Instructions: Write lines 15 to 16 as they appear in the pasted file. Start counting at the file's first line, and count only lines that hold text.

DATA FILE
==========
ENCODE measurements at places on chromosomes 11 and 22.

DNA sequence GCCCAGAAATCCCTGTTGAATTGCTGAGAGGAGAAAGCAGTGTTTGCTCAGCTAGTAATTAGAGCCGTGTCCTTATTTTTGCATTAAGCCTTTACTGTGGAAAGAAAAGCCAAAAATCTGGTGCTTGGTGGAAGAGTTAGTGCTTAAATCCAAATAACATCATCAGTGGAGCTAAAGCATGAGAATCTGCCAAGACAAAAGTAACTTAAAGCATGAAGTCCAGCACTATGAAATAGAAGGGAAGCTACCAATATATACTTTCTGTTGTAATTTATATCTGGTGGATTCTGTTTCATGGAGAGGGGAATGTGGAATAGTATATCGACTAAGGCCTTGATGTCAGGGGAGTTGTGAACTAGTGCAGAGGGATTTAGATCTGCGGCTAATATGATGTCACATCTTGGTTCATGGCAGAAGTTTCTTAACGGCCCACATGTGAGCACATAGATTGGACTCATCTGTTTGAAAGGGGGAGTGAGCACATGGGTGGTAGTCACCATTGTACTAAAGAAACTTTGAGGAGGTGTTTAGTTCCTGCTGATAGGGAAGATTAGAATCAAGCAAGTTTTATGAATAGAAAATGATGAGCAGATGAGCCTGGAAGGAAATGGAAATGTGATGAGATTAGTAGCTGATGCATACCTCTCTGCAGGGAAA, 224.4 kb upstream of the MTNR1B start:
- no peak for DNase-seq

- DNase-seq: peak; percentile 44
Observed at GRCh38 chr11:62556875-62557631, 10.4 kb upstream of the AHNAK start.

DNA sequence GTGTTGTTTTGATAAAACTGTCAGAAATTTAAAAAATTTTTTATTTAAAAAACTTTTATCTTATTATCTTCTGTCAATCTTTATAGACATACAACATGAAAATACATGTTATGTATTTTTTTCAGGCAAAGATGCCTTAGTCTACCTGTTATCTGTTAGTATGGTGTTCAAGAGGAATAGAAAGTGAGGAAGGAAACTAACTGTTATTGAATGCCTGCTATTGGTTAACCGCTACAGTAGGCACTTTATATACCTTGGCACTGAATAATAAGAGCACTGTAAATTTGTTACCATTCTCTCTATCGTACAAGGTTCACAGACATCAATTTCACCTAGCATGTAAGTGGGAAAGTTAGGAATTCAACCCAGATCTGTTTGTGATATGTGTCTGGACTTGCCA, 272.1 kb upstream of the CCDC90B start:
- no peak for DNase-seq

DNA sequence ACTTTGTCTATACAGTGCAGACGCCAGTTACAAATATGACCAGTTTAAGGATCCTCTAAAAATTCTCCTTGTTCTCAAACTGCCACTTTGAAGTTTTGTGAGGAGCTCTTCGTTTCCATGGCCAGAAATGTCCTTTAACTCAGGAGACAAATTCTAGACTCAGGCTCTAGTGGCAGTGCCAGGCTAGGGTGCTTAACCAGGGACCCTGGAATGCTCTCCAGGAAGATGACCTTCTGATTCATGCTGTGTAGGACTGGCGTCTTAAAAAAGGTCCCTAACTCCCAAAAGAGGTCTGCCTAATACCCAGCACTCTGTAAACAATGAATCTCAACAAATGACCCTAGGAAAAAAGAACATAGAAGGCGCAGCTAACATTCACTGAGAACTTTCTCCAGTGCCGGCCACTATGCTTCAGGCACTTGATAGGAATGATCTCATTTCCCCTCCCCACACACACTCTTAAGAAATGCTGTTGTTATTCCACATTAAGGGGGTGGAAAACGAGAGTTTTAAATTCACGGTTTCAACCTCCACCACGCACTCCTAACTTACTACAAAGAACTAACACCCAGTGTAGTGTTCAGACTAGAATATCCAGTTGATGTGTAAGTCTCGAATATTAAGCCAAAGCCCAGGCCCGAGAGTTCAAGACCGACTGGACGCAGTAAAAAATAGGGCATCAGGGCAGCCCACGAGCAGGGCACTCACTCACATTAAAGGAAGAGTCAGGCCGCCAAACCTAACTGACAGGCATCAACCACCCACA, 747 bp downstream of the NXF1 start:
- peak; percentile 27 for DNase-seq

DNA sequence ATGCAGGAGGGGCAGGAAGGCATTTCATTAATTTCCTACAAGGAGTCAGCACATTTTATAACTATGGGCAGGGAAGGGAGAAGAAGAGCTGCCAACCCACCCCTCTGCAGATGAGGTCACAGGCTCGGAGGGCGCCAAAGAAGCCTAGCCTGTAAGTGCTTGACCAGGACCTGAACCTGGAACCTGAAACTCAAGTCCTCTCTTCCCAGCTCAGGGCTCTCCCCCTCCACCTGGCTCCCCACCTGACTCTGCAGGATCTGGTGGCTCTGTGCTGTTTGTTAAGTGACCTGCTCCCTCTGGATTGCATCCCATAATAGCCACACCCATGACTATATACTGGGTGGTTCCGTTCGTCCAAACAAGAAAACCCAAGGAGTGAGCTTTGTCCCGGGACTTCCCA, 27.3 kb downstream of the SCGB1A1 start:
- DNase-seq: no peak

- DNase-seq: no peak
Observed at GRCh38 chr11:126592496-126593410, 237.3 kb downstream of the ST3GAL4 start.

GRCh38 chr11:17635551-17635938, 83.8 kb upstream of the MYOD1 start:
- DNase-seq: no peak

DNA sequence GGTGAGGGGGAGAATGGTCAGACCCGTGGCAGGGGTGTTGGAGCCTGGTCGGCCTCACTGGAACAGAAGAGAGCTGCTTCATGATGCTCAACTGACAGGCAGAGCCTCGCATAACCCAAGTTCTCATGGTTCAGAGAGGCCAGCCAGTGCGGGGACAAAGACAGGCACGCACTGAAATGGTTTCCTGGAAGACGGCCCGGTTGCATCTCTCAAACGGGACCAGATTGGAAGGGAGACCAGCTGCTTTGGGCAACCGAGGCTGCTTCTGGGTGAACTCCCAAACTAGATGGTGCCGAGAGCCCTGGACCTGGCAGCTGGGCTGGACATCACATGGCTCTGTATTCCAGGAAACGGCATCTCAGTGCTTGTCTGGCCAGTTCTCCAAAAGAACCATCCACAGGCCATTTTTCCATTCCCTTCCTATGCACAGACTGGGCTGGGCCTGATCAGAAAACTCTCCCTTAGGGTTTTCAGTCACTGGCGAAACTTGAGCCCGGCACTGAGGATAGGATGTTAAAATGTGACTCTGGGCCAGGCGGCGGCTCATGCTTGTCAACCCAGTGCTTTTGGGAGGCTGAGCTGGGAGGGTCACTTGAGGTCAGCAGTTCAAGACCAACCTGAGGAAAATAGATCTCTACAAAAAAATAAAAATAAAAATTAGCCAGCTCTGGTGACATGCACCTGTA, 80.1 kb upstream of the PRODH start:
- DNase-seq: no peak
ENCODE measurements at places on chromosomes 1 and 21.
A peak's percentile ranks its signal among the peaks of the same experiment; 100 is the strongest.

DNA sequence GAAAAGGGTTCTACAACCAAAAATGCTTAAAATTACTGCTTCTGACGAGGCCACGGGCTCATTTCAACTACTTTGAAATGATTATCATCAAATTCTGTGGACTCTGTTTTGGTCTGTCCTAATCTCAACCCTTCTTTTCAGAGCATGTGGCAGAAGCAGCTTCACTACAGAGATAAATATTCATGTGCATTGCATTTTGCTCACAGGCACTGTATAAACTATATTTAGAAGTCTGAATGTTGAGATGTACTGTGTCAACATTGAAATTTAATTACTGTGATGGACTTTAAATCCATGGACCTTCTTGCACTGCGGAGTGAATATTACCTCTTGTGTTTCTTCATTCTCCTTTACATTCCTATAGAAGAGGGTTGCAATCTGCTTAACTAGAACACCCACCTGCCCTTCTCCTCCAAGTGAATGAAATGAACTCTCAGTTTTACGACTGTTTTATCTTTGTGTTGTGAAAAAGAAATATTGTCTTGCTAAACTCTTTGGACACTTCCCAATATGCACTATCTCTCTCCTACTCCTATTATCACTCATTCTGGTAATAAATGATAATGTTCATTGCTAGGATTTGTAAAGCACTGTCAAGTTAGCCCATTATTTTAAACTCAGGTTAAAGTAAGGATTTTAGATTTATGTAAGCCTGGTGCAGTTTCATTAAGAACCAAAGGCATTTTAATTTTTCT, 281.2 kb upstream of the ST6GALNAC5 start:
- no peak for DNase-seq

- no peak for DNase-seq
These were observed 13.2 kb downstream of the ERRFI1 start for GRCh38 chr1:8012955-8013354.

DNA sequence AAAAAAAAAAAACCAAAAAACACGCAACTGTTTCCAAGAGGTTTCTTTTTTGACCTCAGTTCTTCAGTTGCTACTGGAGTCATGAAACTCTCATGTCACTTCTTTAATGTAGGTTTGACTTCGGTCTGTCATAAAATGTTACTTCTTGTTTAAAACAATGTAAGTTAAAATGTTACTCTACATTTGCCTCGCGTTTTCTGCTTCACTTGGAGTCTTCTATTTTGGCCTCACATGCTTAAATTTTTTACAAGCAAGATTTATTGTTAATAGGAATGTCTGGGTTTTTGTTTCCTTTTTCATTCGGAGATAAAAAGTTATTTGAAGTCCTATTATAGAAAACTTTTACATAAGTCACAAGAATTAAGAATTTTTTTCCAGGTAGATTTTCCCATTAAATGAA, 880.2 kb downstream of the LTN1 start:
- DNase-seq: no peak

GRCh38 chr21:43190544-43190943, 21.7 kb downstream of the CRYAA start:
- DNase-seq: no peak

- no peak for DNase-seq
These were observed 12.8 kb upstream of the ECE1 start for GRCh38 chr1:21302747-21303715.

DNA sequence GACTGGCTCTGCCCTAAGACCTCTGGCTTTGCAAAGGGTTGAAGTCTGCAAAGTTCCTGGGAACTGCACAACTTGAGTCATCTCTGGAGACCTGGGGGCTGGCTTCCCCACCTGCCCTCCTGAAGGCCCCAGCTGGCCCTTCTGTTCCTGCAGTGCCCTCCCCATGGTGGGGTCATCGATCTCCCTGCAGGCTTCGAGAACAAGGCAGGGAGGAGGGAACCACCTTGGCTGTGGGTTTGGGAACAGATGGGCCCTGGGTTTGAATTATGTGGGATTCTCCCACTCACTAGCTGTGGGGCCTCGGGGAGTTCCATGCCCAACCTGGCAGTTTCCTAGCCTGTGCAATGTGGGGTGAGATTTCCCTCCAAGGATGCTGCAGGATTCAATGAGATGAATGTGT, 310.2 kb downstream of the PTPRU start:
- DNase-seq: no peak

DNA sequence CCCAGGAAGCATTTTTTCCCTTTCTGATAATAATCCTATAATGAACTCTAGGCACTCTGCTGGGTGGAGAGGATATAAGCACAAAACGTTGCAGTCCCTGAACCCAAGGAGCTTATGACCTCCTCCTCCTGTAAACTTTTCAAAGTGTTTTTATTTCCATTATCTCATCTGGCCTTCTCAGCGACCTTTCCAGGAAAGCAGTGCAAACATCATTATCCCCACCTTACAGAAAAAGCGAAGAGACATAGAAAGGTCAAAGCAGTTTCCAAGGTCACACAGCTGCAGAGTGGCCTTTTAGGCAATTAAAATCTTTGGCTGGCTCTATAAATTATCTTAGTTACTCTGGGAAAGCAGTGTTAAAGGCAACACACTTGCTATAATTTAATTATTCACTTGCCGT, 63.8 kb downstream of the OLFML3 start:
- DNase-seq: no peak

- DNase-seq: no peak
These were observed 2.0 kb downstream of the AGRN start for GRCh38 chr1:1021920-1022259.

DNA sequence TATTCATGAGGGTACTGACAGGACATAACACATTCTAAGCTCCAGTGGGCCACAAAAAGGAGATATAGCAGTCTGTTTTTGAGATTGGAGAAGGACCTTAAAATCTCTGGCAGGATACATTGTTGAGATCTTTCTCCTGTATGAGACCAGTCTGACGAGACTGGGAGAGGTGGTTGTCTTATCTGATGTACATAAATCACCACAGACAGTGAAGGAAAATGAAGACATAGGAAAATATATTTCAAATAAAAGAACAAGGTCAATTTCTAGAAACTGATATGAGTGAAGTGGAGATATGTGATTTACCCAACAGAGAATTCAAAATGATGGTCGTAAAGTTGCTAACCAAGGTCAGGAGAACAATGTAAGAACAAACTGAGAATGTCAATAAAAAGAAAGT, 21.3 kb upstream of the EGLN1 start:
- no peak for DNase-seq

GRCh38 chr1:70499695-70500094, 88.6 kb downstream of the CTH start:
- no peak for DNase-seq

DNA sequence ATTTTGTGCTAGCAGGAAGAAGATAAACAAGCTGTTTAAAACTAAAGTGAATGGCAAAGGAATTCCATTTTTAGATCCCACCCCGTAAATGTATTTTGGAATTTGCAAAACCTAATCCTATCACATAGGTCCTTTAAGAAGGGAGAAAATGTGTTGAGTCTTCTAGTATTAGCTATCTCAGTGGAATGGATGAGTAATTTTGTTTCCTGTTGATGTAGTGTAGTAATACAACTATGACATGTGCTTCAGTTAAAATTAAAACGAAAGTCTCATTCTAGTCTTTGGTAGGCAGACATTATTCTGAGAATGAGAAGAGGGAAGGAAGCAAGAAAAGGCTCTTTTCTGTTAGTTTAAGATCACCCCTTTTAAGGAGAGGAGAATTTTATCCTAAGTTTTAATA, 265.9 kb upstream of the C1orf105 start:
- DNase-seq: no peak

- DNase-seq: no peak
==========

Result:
- DNase-seq: no peak

DNA sequence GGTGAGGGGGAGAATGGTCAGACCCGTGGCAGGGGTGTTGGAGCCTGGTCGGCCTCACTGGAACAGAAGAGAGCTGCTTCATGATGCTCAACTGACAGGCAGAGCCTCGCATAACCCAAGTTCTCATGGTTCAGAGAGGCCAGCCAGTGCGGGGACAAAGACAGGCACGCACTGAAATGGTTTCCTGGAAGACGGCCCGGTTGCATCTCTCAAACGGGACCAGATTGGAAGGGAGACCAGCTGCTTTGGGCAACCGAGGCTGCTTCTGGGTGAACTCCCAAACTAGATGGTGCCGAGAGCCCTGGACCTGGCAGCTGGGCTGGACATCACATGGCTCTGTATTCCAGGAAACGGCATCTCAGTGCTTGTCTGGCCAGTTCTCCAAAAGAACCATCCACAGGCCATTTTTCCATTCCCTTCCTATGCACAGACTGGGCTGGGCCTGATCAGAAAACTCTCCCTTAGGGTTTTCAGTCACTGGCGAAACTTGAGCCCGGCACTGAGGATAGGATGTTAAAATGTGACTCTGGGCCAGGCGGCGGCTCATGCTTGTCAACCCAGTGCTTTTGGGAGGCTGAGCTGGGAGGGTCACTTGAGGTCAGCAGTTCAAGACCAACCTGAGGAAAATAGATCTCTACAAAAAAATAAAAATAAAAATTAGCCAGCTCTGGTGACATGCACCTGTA, 80.1 kb upstream of the PRODH start: